“I went along the terraces before a game,” says John Williams, press officer of Liverpool St Helens, “and asked if anyone knew what league we were in. First time, no one knew. Second time, some said: ‘Oh, we’re in that breakaway league, aren’t we?’
“They don’t know, they don’t care. Some of the lads don’t. All that matters to any of us is that it’s a game of rugby.”
The Liverpool branch of Liverpool St Helens is the oldest open rugby club in the world, formed in 1857. More than a hundred years later, in 1986, they merged with St Helens on the eve of league rugby.
Liverpool St Helens spent two of the first four seasons of the new era in the top flight, giving, among others, Dewi Morris to the world, but in the 1990s professionalism and the realities of life for a club without a sugar daddy started to bite. They loitered at levels three and four in the league structure, before slipping to five and six in the new century, then to level seven in 2014.
“It was a decline,” admits Ray French, the former dual-code international and revered commentator, who has been club president since 2000, “and there was nothing you could do to stop it. But we’ve all accepted it now. It’s a very happy and healthy club, welcoming for kids from six to some players in their 40s.”
Liverpool St Helens have always operated in the shadow of the town’s great rugby league side. French is one of a few stalwarts to have invested modest sums over the years to try to keep hold of a player here, a player there, but he acknowledges that, if anything, such investment only made matters worse.
Andy Northey, who played professional league with St Helens and union with Northampton and Rotherham, came on board as head coach in 2014, after the club had slipped to South Lancs/Cheshire One, their lowest position in the league system yet. They have stayed at that level since.
But the fulfilling of far-flung fixtures in 21st-century society was becoming a burden. In 2018, they joined 23 other clubs from Lancashire in announcing their intention to break away from the RFU league system to set up two divisions of the ADM Lancashire County League.
“It was the threat of Cumbria,” says Northey. “The cost of going there three or four times a season was prohibitive. And you’ve got to set off at 10. Everybody felt we’ve got enough like-minded clubs within an hour of ourselves here. For lads at our level, who work on a Saturday morning and/or have families, it’s a good model.”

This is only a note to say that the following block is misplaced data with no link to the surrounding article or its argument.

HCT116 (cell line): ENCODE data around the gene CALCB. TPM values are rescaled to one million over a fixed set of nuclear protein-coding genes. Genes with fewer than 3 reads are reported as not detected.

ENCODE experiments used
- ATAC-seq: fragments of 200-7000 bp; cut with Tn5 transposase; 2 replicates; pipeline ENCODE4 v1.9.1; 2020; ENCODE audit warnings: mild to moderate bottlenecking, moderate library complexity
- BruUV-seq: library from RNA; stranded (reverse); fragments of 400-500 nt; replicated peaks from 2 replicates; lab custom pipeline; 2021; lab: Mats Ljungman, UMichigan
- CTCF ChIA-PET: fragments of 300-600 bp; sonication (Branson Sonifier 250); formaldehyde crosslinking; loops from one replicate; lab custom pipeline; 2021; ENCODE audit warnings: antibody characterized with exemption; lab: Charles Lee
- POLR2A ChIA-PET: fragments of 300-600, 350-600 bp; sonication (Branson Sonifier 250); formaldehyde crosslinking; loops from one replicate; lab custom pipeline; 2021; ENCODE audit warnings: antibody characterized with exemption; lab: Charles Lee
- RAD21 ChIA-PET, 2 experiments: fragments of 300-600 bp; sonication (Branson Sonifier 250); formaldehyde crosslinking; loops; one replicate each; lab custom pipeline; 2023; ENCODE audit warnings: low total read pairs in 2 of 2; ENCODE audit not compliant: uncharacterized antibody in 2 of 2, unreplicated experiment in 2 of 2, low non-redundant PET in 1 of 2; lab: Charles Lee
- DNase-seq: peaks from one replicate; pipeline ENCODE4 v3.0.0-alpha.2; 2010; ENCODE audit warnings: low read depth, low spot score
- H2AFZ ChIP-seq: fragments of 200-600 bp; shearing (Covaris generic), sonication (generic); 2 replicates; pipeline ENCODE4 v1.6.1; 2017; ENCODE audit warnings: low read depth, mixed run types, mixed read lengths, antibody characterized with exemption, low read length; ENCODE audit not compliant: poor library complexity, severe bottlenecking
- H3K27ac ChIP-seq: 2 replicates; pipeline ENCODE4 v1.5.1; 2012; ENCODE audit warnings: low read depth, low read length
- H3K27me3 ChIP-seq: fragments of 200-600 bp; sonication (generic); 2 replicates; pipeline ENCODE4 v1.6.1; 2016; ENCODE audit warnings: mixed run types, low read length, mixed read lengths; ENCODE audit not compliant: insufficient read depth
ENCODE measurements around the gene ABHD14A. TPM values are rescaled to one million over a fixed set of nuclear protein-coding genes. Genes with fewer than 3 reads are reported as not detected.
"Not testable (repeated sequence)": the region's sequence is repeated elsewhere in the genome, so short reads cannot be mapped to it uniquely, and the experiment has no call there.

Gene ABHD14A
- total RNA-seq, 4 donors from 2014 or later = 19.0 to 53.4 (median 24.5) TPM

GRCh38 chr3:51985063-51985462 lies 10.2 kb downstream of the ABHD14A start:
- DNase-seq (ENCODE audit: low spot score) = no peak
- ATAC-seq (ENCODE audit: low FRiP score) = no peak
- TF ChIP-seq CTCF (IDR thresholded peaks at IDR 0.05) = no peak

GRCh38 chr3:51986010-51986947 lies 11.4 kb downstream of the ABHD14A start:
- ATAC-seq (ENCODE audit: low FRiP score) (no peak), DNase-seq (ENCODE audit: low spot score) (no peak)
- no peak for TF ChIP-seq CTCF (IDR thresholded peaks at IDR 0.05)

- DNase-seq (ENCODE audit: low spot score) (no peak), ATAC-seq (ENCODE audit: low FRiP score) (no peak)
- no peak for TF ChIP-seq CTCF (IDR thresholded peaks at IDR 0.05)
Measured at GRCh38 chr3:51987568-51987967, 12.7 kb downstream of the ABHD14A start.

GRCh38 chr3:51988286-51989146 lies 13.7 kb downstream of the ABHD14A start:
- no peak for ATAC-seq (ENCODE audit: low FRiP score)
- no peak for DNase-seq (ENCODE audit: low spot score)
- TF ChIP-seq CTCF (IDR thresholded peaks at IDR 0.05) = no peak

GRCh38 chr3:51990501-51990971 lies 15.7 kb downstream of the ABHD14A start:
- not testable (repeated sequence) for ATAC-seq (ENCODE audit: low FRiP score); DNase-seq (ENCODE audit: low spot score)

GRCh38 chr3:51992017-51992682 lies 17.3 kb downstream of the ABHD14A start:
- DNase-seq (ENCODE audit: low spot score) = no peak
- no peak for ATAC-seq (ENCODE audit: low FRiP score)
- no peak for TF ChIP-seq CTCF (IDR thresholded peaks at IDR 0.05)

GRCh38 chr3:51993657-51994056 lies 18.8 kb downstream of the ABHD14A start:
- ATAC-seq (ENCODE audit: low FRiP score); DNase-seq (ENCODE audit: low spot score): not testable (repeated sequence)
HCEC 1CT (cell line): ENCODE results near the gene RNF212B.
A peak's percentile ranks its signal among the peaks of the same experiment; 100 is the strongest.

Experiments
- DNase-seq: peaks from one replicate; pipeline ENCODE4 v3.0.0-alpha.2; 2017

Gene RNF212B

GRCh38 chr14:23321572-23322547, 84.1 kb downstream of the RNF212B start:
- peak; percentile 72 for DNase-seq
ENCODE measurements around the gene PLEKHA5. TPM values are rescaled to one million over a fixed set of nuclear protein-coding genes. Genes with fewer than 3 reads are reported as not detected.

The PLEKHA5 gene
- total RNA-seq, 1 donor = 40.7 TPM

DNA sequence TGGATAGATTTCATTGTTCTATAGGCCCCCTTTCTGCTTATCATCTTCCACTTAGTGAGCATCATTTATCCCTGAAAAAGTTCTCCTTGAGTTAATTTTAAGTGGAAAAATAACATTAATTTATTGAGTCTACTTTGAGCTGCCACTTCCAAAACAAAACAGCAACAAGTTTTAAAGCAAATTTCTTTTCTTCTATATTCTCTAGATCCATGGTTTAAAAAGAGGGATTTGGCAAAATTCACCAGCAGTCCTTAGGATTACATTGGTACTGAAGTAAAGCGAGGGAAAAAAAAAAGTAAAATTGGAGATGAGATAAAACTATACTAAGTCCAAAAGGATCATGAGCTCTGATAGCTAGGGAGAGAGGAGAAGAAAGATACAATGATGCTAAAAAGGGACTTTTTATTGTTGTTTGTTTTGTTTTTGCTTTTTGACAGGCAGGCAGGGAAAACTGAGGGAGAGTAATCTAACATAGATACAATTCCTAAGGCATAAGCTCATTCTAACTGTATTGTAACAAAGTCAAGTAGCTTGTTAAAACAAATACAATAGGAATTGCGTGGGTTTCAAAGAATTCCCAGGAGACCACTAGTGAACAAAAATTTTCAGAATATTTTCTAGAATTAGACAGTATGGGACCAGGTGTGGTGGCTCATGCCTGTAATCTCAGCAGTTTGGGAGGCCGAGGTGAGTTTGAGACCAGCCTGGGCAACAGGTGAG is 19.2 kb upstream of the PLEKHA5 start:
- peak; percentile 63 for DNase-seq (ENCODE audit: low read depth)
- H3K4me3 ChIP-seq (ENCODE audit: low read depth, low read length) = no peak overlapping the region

Not that this solves the problem for those clubs in more remote parts of the country – like Cumbria, Cornwall or East Anglia – but the shift from the old culture wherein a man devoted his Saturdays to rugby is changing the community game. As ever, clubs are having to respond or die.
“People say to me, we used to love going on a bus trip,” says Northey. “Yeah, but there were only three TV channels then and they were all black and white. Our lads can get to Benidorm in two and a half hours. They don’t get excited about going on a bus.”
Liverpool St Helens have accepted the loss of their preeminent status and are concentrating their energies on the aspects they can control. Their mini rugby section is thriving, and there are hopes that their successful girls’ teams will morph into a women’s side soon.
“Our challenge is to make sure we’ve got the infrastructure. Some of the clubs around here have never tried to climb the leagues.” Northey adds. “And they’re in a fantastic situation, because they’ve spent all their time and money on getting the infrastructure right. They’ve got lovely clubhouses and pitches that are well looked after. They’re sitting pretty now because they haven’t got caught up in the eternal search for league position.”
From that flows everything else. What does it matter, indeed, what league you are playing in? At Liverpool St Helens, as at clubs around the country, they just want to play.